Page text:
Council will discuss a potential plan with Direct Access, MD, of Anderson, a group which provides affordable primary care to individuals and families. Dr. Amy Cianciolo and Dr. Shane Purcell, partners in the group, will be on hand for the meeting. 

A representative of Palmetto Insurance of Anderson will also be at the meeting to discuss medical issues which require hospitalization or other urget care not covered by primary care. Palmetto was chosen earlier this year after Anderson County Council put out a request for proposals on alternative health insurance options. 

"If council approves a plan, we'll move ahead quickly," Burns said. "The right plan could be put into place in three to four months."


Anderson Greek Festival Plus Set for This Weekend

The Annual Anderson Greek Festival Plus is scheduled for Sept. 14-16 at the Civic Center of Anderson. Proceeds to support causes in the Holy Land and charities in the Anderson area, and The Shepherd's Guild outreach fund.
Julie RobertsThis year will feature Nashville recording artist Julie Roberts, Sept. 15 at 7:30 p.m., which is free, though a donation to help the charity is suggested.

The festival was honored as “Best Annual Community Event" 2015 and 2017, and this year added "Plus" to the name to promote our other non-Greek entertainment. The festival offers the new activities while keeping the traditional Greek culinary base and mission.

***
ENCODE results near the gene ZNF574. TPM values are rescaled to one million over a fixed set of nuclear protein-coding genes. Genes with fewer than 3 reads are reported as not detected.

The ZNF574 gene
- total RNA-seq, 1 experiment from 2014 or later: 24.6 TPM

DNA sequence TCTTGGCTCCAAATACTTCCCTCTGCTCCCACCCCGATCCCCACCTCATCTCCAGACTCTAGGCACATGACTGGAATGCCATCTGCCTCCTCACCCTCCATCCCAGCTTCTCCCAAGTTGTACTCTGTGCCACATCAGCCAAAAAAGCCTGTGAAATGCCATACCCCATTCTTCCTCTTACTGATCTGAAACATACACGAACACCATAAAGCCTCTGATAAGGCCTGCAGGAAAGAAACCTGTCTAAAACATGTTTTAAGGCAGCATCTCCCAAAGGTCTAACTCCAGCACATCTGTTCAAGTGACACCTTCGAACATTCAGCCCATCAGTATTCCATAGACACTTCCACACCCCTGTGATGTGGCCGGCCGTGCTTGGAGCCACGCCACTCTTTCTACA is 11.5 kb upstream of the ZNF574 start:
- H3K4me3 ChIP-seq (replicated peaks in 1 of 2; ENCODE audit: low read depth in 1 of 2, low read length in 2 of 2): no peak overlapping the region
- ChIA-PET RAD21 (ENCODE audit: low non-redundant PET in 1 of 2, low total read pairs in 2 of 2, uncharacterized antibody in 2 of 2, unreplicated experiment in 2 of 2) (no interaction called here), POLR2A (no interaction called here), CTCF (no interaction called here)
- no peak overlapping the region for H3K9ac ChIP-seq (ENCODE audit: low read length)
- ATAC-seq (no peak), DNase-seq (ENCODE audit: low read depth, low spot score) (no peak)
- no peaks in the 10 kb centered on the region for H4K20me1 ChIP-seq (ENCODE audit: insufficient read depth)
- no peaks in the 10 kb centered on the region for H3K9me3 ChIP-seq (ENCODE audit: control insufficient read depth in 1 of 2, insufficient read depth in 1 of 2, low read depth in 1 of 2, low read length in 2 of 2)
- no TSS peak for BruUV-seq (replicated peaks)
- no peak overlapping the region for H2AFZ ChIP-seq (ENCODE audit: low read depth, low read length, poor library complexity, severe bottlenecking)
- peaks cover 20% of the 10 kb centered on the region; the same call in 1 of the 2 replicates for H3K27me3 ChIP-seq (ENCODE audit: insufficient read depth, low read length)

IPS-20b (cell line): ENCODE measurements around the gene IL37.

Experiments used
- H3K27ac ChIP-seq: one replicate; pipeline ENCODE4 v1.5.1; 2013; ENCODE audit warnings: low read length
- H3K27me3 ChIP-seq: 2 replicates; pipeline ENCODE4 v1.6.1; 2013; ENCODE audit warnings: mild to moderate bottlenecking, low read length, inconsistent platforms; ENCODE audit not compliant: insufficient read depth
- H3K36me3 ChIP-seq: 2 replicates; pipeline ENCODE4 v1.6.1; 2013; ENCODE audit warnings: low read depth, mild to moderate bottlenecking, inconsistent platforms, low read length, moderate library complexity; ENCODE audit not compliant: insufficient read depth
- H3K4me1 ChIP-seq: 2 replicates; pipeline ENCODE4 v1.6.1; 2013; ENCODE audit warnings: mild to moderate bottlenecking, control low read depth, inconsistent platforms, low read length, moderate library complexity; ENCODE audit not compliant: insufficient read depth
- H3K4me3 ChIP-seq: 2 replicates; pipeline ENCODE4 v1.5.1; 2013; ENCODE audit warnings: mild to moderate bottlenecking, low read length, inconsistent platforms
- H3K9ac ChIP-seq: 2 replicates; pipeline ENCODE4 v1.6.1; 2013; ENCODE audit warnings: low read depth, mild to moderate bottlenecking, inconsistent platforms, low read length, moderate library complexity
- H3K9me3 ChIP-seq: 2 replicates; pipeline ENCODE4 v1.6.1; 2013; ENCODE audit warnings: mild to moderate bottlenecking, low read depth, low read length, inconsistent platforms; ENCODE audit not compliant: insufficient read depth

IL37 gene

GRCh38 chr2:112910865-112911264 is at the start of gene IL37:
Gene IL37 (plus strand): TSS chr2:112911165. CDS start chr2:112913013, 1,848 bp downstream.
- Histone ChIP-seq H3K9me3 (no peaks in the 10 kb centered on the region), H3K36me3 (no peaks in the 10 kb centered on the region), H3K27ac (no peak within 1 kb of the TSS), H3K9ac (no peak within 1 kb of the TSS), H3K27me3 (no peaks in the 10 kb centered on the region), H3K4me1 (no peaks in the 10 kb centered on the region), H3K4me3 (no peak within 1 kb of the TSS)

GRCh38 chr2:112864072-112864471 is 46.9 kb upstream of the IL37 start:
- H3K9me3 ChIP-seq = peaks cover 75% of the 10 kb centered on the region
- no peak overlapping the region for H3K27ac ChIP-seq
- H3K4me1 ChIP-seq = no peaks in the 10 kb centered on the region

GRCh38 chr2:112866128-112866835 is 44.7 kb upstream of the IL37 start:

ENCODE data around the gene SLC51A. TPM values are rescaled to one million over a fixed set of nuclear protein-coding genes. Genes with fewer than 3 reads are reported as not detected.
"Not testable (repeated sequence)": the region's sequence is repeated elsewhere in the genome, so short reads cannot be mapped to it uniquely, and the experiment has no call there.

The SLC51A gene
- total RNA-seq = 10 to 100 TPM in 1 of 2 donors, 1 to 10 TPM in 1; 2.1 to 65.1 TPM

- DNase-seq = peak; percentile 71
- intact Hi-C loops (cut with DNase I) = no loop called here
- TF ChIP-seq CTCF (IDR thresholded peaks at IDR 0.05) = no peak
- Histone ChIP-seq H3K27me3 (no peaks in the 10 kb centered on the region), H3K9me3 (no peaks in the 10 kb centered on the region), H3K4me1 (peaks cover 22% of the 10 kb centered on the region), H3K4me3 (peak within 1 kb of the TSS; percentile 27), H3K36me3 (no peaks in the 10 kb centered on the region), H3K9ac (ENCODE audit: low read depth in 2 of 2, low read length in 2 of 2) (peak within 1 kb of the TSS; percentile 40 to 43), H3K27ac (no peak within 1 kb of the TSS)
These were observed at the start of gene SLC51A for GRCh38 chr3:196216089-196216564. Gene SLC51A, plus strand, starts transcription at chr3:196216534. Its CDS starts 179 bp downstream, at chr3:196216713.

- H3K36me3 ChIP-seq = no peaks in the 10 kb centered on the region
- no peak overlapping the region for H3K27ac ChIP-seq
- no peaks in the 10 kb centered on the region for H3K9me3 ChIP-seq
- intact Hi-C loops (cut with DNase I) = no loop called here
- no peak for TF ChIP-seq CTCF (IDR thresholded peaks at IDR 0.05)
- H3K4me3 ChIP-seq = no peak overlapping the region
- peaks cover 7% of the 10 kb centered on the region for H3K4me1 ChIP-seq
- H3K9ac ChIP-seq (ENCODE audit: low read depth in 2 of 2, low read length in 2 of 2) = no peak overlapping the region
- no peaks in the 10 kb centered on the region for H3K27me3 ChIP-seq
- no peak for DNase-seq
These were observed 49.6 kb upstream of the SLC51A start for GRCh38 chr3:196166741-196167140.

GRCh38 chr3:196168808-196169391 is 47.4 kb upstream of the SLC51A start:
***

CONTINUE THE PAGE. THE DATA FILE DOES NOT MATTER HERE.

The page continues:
A wide variety of traditional Greek food, music and dancing are the key elements of the festival each year.

The festival entertainment kicks of Sept. 14 with hours from 4:30-9:30 pm. featuring live music by Slighshot Mickey & Machine Funk and will continue on Sept. 15 11 a.m.-10 p.m. and  Sept. 16 and from 11:30 a.m. to 4:30 p.m. Sept. 19.
Admission is free and the public is invited.
The proceeds of the 2018 Festival will support causes in the Holy Land and charities in the Anderson area, and The Shepherd's Guild outreach fund.

The Festival is a project of The Shepherd's Guild, a 501c3 nonprofit service organization.

The Annual Anderson Greek Festival Plus is scheduled for Sept. 14-16 at the Civic Center of Anderson. Proceeds to support causes in the Holy Land and charities in the Anderson area, and The Shepherd's Guild outreach fund.The festival entertainment kicks of Sept. 14 with hours from 4:30-9:30 pm. featuring live music by Slighshot Mickey & Machine Funk and will continue on Sept. 15 11 a.m.-10 p.m. and  Sept. 16 and from 11:30 a.m. to 4:30 p.m. Sept. 19.